One year later, the story so far...

7 Replies

Greetings fellow BP'ers!

It's hard to imagine that I got started in RE just a few short years ago. So much has changed in the market, economy, and even my life!

When I first started out I really had no idea what to think, what to do, or where to start...

Today, I just finished my third investment as a private lender for a rehabber (earning 12.5% interest) and I have a fix and flip in the works (thanks to a great team I've been lucky enough to align myself with over the past year) which looks to be finishing up in the coming months. It was initially supposed to be a buy and hold (rental) but after going over the rehab estimate due to some extremely unfortunate and unforeseen issues, it will be a straight flip.

The beginning of this journey definitely hasn't been all fun and games though. In the beginning I made a rookie mistake and trusted the wrong people. That mistake ended up costing me close to $10k in seed capital when it was all said and done. The worst part is that put my trust in, and believed in this person...in that time, I fear that I may have talked others into making the same mistake that I did. 

To those who are new, please take heed. There are those whom will take your money in exchange for some "service" or "access" to deals, knowledge, etc. 

My advice: Take your time, and learn on your own or with a verified professional whom has been recommended to you.  Keep your money for your deals, and even then, be careful and shrewd with your investments. 

I'm happy that things are finally moving the right direction for me after everything that has transpired, and now that I have the freedom of not working for anyone else, I'm looking forward to growing my business over the coming years.

Cheers everyone, and thanks for reading!

Hey Ben, 

It's good to see you back posting on BP again! 

I hope you're well friend. 

David

@Benjamin Winokur   I have almost completed a year in Real Estate Investing and can relate to you.  I too...trusted the wrong people in the beginning.  I think it happens to all of us.  I trusted everyone when I started.  You could tell me anything, and I would believe you.  Sooner or later peoples true colors are shown and you learn from it.  After some major growing pains I am right where I want to be, and working with the right people.  Its nice to have built those trusting relationships now.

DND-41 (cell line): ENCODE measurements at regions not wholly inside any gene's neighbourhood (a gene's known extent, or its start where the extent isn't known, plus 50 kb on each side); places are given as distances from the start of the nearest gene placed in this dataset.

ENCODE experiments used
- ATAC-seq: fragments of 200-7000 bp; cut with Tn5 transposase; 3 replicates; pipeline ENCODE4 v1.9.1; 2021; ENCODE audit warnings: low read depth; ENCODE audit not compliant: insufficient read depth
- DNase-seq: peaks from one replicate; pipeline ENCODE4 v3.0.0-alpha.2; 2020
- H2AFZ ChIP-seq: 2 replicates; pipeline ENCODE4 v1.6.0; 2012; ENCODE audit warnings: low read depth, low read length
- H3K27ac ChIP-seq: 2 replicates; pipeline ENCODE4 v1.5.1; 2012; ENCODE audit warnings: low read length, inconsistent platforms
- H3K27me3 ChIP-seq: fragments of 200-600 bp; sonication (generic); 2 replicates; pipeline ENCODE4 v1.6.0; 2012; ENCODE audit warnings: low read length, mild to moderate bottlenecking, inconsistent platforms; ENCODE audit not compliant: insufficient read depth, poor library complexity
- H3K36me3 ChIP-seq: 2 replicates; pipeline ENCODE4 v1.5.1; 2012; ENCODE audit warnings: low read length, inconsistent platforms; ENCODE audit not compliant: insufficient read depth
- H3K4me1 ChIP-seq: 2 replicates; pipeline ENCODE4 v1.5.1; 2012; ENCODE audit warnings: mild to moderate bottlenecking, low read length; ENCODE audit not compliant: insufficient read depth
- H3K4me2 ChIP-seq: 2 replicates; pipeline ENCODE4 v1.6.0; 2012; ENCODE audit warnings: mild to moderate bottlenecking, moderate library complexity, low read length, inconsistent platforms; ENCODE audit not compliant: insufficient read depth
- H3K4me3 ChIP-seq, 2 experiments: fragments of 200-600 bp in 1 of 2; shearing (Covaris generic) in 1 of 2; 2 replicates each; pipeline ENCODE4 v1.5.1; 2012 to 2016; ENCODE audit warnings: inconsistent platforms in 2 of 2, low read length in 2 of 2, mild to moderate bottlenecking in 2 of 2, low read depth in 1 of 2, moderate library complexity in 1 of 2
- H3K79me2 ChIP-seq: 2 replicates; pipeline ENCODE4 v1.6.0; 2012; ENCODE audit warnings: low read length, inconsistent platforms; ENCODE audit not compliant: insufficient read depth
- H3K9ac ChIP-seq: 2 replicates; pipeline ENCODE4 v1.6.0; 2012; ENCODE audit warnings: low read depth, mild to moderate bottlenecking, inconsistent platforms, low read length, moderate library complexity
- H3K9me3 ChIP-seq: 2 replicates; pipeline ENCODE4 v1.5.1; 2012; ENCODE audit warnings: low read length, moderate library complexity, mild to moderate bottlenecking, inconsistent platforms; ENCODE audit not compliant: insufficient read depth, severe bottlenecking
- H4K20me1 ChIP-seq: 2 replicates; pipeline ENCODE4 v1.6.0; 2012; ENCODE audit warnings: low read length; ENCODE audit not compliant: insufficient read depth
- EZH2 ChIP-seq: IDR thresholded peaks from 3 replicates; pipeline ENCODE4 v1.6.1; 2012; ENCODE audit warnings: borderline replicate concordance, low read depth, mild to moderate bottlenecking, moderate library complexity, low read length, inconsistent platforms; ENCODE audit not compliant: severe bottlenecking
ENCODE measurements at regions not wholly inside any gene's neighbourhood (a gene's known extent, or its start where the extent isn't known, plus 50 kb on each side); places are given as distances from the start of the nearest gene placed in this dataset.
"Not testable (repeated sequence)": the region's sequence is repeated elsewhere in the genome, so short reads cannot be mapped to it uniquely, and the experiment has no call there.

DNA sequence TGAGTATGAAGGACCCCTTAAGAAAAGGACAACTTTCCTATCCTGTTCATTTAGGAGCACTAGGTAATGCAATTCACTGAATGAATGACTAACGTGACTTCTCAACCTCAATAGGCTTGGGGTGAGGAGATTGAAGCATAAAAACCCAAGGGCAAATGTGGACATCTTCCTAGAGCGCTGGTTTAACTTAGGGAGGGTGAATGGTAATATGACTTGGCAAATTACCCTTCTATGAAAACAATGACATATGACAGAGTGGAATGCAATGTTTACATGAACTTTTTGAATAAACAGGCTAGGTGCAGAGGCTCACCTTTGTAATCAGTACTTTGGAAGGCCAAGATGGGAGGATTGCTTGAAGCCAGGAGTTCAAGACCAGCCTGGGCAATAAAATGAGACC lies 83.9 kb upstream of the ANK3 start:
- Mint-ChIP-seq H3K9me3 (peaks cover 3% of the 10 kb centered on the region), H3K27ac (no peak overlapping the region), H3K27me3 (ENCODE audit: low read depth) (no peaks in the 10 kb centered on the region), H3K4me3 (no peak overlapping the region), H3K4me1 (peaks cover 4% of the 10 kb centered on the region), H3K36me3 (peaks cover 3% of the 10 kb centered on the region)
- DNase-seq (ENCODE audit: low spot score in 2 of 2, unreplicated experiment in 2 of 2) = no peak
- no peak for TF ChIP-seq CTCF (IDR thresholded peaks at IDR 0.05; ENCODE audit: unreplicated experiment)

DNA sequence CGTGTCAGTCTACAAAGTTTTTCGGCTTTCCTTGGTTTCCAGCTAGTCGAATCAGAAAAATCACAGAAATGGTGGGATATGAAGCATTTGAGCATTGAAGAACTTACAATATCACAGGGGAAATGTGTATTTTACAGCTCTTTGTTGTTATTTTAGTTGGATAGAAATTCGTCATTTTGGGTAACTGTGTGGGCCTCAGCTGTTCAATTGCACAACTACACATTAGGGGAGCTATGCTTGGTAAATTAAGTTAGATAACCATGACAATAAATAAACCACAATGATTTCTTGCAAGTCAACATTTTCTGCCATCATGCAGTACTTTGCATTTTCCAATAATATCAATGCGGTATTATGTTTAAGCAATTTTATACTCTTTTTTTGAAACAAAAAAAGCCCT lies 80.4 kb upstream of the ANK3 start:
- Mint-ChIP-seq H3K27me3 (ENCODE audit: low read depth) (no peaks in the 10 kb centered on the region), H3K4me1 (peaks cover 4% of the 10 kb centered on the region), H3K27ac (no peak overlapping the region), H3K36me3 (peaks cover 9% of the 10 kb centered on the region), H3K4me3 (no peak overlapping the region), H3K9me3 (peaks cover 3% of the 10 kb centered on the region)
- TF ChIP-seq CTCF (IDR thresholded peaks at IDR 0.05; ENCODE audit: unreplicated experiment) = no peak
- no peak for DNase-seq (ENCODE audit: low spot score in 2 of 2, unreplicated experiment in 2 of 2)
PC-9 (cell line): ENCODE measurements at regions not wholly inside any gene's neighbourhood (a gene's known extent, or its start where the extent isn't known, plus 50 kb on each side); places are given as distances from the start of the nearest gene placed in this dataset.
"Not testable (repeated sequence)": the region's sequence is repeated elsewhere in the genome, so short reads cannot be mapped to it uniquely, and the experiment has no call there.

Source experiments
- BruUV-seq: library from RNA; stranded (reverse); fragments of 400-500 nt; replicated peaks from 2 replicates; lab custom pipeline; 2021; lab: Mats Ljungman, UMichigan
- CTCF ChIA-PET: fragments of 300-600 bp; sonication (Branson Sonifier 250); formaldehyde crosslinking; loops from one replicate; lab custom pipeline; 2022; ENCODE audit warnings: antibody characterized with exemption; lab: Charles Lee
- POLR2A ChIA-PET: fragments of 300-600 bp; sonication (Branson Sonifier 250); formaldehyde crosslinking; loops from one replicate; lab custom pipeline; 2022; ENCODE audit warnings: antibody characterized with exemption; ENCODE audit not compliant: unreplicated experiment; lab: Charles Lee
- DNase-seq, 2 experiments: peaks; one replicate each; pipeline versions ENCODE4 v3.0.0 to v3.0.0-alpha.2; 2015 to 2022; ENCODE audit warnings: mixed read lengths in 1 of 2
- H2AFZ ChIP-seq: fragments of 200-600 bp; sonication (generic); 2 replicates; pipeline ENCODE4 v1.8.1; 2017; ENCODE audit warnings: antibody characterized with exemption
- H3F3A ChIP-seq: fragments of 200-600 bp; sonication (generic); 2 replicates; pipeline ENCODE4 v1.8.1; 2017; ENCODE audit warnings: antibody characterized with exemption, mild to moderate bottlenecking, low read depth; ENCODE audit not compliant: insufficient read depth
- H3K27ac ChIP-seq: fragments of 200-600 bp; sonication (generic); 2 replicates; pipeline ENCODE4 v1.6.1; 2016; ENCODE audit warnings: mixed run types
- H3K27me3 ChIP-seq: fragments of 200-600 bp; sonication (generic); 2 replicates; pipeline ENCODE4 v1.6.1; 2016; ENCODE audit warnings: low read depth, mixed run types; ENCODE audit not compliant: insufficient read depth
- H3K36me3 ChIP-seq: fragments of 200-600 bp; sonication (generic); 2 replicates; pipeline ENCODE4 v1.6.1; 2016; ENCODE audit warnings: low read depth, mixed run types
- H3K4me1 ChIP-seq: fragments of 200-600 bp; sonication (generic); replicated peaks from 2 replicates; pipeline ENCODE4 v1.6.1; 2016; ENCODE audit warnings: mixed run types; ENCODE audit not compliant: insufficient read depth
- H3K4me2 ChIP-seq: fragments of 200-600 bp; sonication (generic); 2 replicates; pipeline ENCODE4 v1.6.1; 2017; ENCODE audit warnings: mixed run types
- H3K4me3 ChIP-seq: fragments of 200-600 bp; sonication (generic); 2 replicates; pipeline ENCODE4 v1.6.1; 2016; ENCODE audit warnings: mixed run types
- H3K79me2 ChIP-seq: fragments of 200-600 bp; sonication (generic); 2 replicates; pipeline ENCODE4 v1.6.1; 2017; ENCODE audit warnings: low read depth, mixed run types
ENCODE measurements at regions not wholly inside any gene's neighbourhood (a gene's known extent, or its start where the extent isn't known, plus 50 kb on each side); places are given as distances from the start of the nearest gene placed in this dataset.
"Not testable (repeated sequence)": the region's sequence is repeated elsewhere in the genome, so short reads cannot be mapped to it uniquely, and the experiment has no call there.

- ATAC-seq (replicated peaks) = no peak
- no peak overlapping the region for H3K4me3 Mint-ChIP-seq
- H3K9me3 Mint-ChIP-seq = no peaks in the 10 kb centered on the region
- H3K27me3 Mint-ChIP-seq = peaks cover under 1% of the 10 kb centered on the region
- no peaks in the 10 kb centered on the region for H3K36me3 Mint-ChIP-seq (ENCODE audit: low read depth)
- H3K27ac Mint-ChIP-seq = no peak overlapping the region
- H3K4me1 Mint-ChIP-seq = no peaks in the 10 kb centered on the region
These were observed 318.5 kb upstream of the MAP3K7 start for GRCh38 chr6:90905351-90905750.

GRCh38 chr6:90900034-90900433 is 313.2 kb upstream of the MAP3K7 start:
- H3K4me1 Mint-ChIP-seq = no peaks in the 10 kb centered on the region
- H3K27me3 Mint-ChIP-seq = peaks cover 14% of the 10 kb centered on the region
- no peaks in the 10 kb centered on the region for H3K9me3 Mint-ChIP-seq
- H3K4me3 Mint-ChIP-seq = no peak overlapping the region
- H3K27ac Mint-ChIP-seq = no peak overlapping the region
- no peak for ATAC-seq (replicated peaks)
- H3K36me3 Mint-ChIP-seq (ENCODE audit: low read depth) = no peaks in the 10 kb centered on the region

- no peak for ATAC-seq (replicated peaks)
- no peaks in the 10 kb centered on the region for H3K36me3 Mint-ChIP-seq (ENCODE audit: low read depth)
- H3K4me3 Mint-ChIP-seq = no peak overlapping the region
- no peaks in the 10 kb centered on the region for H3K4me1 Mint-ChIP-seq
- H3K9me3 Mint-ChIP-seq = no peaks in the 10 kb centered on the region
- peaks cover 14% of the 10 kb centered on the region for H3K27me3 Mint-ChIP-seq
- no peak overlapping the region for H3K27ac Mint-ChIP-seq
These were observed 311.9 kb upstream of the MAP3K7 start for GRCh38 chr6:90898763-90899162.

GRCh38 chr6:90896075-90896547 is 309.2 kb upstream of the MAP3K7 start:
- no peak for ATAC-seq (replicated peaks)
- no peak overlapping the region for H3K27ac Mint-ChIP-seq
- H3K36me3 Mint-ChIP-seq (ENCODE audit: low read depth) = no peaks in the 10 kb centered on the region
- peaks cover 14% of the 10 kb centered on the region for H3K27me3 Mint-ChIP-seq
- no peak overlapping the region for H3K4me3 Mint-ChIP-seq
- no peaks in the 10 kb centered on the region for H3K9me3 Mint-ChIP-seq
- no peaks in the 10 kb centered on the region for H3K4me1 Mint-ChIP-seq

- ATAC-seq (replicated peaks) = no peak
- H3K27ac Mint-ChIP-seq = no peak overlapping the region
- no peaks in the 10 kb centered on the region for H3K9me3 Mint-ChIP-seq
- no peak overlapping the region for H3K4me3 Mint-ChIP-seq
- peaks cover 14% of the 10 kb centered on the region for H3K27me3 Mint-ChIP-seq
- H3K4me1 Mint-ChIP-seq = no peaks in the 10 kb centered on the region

@David Hart Good to be online brother. Let's get together soon and discuss where we're at. Not sure if you were getting my texts I sent you.

@Joey Noel Absolutely the truth. I think that it is (unfortunately) one of those things that no matter how many people warn you, you'll eventually learn the hard way. Glad to hear that you're on the right track now too!

So where's the other half haha, what are the successful parts of this past year?

Originally posted by @Vincent Crane :

So where's the other half haha, what are the successful parts of this past year?

 LOL, I guess I only mentioned them in passing. 

I closed 3 deals for properties that I provided short-term rehab loans on. Total of about $45,000 in loans that I successfully loaned on and had paid back in the last year at 12.5% interest. So that was a nice win.

Right now, I have my first investment property, that I purchased a few months back, undergoing final stages of the rehab and will then sell it shortly thereafter, which, despite some extraneous costs, should still net me a positive and allow me to purchase something else. 

Beyond that, I'm currently looking for another property to invest in. 

@Benjamin Winokur Haha yeah I was wondering..... did anything good happen? Okay so, does it make more sense to keep the house you're rehabbing as a rental since the profit margin is slim if you try and sell it? If you rehabbed it you probably added a good bit of value, in which case you can rent it out, get it re-appraised, do a cash-out refi and take out 80% of your money or so that you have in it, and then get $300 or so a month in passive cashflow (profit) each on by keeping it as a rental. I'm not sure what the numbers are but would that be a decent option as well? Then you can use the money from the cash out refi to buy the next one.

Originally posted by @Vincent Crane :

@Benjamin Winokur Haha yeah I was wondering..... did anything good happen? Okay so, does it make more sense to keep the house you're rehabbing as a rental since the profit margin is slim if you try and sell it? If you rehabbed it you probably added a good bit of value, in which case you can rent it out, get it re-appraised, do a cash-out refi and take out 80% of your money or so that you have in it, and then get $300 or so a month in passive cashflow (profit) each on by keeping it as a rental. I'm not sure what the numbers are but would that be a decent option as well? Then you can use the money from the cash out refi to buy the next one.

 Good question, that is one of the options I'm currently considering. Waiting to see how things turn up at the end of it. Another thought is to sell it with seller financing and collect the down plus interest.